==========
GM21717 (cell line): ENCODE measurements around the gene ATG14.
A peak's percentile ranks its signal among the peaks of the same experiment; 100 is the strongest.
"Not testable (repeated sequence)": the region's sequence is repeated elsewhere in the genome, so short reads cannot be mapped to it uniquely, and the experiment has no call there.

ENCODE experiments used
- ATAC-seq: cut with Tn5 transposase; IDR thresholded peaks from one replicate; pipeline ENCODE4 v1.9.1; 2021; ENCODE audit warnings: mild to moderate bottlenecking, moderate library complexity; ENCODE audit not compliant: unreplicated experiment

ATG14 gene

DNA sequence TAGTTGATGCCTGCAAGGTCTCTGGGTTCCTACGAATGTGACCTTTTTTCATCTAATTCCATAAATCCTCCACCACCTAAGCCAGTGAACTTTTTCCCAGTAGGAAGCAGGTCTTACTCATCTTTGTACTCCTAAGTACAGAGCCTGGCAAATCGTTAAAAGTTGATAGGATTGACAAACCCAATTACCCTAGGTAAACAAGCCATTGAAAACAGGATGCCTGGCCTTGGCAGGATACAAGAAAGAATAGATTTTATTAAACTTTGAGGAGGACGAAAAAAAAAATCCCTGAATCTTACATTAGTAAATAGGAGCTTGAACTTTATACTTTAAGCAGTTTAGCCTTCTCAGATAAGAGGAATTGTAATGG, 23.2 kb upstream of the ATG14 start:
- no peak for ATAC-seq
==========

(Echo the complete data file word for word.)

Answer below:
GM21717 (cell line): ENCODE measurements around the gene ATG14.
A peak's percentile ranks its signal among the peaks of the same experiment; 100 is the strongest.
"Not testable (repeated sequence)": the region's sequence is repeated elsewhere in the genome, so short reads cannot be mapped to it uniquely, and the experiment has no call there.

ENCODE experiments used
- ATAC-seq: cut with Tn5 transposase; IDR thresholded peaks from one replicate; pipeline ENCODE4 v1.9.1; 2021; ENCODE audit warnings: mild to moderate bottlenecking, moderate library complexity; ENCODE audit not compliant: unreplicated experiment

ATG14 gene

DNA sequence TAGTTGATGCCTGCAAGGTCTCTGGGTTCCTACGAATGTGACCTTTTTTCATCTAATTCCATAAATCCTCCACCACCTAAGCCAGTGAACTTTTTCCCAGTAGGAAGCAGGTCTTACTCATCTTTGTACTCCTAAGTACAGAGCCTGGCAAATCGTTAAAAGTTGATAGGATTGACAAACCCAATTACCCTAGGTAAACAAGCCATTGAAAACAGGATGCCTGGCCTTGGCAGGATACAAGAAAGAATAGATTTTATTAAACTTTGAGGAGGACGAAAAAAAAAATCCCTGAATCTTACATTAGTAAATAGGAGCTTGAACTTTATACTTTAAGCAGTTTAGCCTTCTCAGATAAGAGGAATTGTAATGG, 23.2 kb upstream of the ATG14 start:
- no peak for ATAC-seq